NASA's InSight lands on Mars, sends first pictures

NASA’s InSight spacecraft, the first robotic lander designed to study the deep interior of planetary bodies, touched down safely on the Martian surface on Monday with instruments to detect planetary seismic rumblings never measured anywhere but Earth.

Engineers at the Jet Propulsion Laboratory (JPL) at Pasadena, near Los Angeles burst into cheers, applause and hugs as they received signals confirming InSight’s arrival on Martian soil.
Minutes later, JPL controllers received a fuzzy “selfie” photograph of the probe’s new surroundings on the Red Planet, showing the edge of one lander leg beside a rock.
NASA's Interior Exploration using Seismic Investigations, Geodesy and Heat Transport (InSight) lander successfully touched down on the Red Planet after an almost seven-month, 300-million-mile (458-million-kilometer) journey from Earth. 
InSight completed a thousand steps flawlessly to descent and land on the Martian surface, capping a six-month journey of 301 million miles (548 million km) from Earth.
InSight, during its two-year mission, will study the deep interior of Mars to learn how all celestial bodies with rocky surfaces, including Earth and the Moon, formed. 
The InSight lander, launched from Vandenberg Air Force Base in California on 5 May, touched down near Mars' equator on the western side of a flat, smooth expanse of lava called Elysium Planitia, on 26 November, with a signal affirming a completed landing sequence at approximately noon PST (3 pm EST). 
"Today, we successfully landed on Mars for the eighth time in human history,” said NASA administrator Jim Bridenstine. “InSight will study the interior of Mars, and will teach us valuable science as we prepare to send astronauts to the Moon and later to Mars. This accomplishment represents the ingenuity of America and our international partners and it serves as a testament to the dedication and perseverance of our team. The best of NASA is yet to come, and it is coming soon.”
The landing signal was relayed to NASA's Jet Propulsion Laboratory (JPL) in Pasadena, California, via one of NASA's two small experimental Mars Cube One (MarCO) CubeSats, which launched on the same rocket as InSight and followed the lander to Mars. They are the first CubeSats sent into deep space. After successfully carrying out a number of communications and in-flight navigation experiments, the twin MarCOs were set in position to receive transmissions during InSight's entry, descent and landing.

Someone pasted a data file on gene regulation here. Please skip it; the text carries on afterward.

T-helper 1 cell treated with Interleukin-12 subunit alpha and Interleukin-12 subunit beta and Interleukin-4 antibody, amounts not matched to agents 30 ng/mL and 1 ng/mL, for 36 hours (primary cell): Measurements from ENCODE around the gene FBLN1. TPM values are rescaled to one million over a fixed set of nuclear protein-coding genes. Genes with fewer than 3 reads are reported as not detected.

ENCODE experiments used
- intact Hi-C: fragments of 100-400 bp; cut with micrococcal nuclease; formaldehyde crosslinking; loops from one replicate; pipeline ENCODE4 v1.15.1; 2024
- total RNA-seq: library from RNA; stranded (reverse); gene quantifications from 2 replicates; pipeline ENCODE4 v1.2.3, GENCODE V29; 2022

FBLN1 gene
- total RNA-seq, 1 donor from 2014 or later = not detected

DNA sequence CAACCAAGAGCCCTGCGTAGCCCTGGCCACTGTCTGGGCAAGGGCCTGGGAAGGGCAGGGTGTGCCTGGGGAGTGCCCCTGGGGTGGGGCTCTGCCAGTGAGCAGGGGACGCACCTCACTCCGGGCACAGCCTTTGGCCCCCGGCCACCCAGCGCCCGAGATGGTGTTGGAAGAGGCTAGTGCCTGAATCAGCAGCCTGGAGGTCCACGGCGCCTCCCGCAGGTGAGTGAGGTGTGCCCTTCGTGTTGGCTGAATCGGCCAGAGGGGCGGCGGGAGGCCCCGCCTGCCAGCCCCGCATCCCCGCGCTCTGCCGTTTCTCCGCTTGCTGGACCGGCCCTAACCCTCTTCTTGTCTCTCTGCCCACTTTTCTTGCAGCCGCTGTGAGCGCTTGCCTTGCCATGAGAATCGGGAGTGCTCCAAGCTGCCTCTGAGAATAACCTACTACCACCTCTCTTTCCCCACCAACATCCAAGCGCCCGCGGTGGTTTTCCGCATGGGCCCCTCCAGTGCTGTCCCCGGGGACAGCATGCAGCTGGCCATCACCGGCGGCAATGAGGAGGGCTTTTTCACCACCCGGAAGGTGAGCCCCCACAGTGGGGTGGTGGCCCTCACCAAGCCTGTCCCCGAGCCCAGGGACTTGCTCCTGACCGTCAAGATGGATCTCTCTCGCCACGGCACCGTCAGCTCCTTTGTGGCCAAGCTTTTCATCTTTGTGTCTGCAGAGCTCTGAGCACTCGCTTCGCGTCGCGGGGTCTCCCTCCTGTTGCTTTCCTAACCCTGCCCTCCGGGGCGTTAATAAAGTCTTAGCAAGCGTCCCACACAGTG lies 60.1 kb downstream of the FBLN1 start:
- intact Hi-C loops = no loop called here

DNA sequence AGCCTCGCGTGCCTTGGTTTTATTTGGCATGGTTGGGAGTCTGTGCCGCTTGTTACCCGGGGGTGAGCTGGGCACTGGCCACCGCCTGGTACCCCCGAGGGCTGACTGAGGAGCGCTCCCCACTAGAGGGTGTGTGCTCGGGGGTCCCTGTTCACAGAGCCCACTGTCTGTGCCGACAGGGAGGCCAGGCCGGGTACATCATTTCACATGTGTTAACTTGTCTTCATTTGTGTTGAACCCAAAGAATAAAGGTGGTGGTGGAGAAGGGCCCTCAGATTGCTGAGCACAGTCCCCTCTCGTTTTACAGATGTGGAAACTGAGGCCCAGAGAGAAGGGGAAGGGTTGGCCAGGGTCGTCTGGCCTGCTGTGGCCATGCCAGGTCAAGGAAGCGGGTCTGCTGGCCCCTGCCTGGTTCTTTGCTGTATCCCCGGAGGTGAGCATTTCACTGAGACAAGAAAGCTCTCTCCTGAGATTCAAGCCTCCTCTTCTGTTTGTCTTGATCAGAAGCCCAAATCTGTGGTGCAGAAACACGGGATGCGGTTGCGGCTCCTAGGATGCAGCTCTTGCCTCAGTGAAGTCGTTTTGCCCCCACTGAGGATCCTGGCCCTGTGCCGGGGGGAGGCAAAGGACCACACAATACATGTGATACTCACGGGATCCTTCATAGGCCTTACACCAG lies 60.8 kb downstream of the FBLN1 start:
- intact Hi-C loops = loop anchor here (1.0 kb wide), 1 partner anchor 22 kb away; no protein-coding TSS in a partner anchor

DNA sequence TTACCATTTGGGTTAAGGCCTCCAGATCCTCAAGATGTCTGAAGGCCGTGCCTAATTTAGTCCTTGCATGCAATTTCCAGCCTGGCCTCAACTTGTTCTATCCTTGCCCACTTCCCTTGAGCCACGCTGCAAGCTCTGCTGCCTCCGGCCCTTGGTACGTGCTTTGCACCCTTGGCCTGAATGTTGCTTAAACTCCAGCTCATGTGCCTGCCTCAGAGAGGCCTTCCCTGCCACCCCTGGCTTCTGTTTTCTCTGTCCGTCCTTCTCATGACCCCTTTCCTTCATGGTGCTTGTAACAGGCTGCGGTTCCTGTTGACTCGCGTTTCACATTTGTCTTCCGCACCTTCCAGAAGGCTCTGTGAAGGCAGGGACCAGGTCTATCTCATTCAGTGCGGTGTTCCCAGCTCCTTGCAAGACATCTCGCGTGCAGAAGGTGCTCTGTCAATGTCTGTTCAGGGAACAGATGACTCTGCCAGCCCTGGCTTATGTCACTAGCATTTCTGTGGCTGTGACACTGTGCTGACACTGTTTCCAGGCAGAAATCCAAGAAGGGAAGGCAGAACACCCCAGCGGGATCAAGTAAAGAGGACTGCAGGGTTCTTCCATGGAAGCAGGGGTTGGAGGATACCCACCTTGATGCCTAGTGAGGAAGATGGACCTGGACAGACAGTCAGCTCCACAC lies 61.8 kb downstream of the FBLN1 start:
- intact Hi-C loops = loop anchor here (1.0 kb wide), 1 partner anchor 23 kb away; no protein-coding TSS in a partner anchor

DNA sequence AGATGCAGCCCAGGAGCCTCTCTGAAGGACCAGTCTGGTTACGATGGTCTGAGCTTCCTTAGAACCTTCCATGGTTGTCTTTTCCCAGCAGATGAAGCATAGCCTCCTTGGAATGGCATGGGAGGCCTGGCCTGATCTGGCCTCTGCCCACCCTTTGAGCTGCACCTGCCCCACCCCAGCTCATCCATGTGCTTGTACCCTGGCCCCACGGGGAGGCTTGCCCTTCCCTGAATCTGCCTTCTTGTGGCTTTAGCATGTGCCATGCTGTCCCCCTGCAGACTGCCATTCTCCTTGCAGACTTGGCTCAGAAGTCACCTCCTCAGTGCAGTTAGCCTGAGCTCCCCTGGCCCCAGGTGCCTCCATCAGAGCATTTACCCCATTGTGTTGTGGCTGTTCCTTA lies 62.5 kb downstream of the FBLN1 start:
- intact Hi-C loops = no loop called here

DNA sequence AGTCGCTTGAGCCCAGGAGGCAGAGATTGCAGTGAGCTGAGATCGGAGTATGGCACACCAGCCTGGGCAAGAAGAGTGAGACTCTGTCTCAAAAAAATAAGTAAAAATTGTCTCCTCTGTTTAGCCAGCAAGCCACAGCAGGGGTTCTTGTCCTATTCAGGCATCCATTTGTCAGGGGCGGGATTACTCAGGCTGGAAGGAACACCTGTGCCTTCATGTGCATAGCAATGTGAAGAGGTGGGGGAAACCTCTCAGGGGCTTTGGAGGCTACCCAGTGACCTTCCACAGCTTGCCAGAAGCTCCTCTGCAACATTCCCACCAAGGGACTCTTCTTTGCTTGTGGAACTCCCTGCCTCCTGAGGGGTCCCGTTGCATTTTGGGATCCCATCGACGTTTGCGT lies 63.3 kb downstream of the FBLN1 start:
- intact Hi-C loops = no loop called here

"We hit the Martian atmosphere at 12,300 mph (19,800 kilometers per hour), and the whole sequence to touching down on the surface took only six-and-a-half minutes," said InSight project manager Tom Hoffman at JPL. "During that short span of time, InSight had to autonomously perform dozens of operations and do them flawlessly — and by all indications that is exactly what our spacecraft did."  
Confirmation of a successful touchdown is not the end of the challenges of landing on the Red Planet. InSight's surface-operations phase began a minute after touchdown. One of its first tasks is to deploy its two decagonal solar arrays, which will provide power. That process begins 16 minutes after landing and takes another 16 minutes to complete. 
The InSight team expects a confirmation later Monday that the spacecraft's solar panels successfully deployed. Verification will come from NASA's Odyssey spacecraft, currently orbiting Mars. That signal is expected to reach InSight's mission control at JPL about five-and-a-half hours after landing.
"We are solar powered, so getting the arrays out and operating is a big deal," said Hoffman. "With the arrays providing the energy we need to start the cool science operations, we are well on our way to thoroughly investigate what's inside of Mars for the very first time." 
InSight will begin to collect science data within the first week after landing, though the teams will focus mainly on preparing to set InSight's instruments on the Martian ground. At least two days after touchdown, the engineering team will begin to deploy InSight's 5.9-foot-long (1.8-meter-long) robotic arm so that it can take images of the landscape.